HTML and CSS Reference
In-Depth Information
Traditional HTML and XHTML
Markup languages are ubiquitous in everyday computing. Although you may not
realize it, word processing documents are filled with markup directives indicating
the structure and often presentation of the document. In the case of traditional
word processing documents, these structural and presentational markup codes are more
often than not behind the scenes. However, in the case of Web documents, markup in the form
of traditional Hypertext Markup Language (HTML) and its Extensible Markup Language
(XML)-focused variant, XHTML, is a little more obvious. These not-so-behind-the-scenes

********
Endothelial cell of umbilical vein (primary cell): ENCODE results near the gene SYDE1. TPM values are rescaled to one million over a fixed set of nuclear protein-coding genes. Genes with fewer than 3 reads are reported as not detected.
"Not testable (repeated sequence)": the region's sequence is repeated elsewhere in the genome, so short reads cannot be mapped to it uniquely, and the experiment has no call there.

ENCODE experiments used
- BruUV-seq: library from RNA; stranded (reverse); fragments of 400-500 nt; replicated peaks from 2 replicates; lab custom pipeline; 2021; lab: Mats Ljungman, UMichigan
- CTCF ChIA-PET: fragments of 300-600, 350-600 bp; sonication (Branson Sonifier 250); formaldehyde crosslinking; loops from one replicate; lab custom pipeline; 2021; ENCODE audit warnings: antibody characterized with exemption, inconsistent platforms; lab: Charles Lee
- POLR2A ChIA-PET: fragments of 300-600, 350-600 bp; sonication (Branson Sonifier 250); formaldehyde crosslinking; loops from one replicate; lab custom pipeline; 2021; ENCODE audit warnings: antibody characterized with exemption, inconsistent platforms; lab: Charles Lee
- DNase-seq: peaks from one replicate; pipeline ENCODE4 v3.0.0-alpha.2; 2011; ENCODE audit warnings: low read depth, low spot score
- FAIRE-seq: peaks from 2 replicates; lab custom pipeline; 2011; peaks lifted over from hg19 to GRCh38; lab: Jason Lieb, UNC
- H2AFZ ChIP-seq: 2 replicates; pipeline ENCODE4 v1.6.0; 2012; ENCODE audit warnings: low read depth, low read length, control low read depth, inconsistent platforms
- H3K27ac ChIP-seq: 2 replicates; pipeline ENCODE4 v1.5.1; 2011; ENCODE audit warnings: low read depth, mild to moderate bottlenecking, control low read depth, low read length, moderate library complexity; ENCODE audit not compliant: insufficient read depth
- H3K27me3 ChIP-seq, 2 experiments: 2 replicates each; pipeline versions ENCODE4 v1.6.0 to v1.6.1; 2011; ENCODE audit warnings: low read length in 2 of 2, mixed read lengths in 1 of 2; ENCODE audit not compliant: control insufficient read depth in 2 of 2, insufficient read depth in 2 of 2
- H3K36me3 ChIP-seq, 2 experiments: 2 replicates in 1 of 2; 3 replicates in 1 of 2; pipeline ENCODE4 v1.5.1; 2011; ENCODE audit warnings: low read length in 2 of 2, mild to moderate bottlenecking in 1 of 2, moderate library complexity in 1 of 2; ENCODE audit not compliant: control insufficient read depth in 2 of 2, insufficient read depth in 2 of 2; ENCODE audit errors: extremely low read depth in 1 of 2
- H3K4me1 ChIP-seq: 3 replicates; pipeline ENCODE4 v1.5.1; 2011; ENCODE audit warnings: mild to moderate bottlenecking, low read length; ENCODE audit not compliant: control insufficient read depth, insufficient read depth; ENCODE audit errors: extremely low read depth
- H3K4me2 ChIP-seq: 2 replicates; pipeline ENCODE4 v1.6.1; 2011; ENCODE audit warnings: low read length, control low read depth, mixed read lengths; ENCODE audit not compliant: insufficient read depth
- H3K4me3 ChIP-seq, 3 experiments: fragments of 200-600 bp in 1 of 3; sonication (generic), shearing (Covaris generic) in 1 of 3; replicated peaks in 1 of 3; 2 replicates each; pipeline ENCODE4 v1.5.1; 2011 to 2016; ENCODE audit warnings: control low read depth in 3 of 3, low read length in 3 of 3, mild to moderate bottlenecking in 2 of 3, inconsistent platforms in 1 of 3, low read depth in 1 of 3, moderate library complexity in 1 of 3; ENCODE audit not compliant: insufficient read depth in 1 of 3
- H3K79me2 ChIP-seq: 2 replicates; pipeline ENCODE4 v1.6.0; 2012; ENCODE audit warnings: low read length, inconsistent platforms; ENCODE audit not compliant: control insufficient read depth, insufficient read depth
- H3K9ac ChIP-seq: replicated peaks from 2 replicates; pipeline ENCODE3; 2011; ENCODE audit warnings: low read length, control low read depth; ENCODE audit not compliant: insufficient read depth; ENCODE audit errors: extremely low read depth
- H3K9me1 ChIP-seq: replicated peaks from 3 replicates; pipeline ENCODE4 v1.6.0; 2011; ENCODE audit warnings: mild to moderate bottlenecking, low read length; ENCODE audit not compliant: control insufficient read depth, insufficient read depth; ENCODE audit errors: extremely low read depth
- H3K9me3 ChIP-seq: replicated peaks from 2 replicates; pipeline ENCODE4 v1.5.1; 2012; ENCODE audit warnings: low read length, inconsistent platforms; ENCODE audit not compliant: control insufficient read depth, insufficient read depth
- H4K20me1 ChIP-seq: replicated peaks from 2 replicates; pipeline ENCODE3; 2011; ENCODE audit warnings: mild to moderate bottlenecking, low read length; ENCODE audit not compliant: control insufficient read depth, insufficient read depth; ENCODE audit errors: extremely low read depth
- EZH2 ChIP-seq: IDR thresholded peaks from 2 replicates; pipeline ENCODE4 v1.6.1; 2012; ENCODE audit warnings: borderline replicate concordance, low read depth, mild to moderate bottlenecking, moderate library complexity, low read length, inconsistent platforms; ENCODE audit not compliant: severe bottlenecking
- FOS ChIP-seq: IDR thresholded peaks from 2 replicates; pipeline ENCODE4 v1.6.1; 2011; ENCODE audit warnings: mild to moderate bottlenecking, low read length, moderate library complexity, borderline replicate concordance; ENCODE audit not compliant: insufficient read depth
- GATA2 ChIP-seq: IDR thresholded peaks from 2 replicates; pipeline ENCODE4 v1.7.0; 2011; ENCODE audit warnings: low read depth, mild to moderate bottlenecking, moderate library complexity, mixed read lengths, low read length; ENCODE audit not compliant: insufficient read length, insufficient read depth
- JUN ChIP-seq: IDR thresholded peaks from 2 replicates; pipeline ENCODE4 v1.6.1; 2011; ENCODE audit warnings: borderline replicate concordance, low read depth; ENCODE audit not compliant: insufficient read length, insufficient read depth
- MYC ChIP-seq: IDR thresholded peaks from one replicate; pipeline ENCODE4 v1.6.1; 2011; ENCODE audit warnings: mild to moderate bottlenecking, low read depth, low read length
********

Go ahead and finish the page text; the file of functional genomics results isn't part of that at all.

markup languages are used to inform Web browsers about page structure and, some might
argue, presentation as well.
First Look at HTML and XHTML
In the case of HTML, markup instructions found within a Web page relay the structure of
the document to the browser software. For example, if you want to emphasize a portion of
text, you enclose it within the tags <em> and </em> , as shown here:
<em> This is important text! </em>
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